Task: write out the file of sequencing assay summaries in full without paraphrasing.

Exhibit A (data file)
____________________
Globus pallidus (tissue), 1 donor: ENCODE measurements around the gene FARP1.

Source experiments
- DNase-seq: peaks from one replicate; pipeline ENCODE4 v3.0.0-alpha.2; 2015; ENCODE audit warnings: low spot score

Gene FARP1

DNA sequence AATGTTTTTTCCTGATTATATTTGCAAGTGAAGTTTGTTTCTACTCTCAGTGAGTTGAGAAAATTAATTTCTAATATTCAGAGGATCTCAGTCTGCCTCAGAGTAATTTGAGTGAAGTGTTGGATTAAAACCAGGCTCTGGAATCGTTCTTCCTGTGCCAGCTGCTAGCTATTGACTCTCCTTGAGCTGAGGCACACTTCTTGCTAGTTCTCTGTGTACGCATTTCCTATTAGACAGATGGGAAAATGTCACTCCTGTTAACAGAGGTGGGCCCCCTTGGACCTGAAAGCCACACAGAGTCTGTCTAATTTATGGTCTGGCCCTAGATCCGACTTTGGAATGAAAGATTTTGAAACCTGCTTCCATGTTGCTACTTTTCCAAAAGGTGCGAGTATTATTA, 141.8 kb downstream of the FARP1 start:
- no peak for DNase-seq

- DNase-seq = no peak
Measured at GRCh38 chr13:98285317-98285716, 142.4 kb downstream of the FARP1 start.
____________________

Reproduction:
Globus pallidus (tissue), 1 donor: ENCODE measurements around the gene FARP1.

Source experiments
- DNase-seq: peaks from one replicate; pipeline ENCODE4 v3.0.0-alpha.2; 2015; ENCODE audit warnings: low spot score

Gene FARP1

DNA sequence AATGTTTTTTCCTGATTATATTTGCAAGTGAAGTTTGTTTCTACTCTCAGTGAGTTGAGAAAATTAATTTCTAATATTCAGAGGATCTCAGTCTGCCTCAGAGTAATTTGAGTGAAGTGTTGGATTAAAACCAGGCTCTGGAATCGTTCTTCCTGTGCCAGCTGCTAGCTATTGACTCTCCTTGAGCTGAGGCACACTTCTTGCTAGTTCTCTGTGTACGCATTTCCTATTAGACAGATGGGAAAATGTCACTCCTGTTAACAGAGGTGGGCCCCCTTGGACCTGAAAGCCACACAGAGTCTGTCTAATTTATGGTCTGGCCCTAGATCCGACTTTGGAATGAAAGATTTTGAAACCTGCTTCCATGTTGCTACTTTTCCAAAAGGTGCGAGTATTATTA, 141.8 kb downstream of the FARP1 start:
- no peak for DNase-seq

- DNase-seq = no peak
Measured at GRCh38 chr13:98285317-98285716, 142.4 kb downstream of the FARP1 start.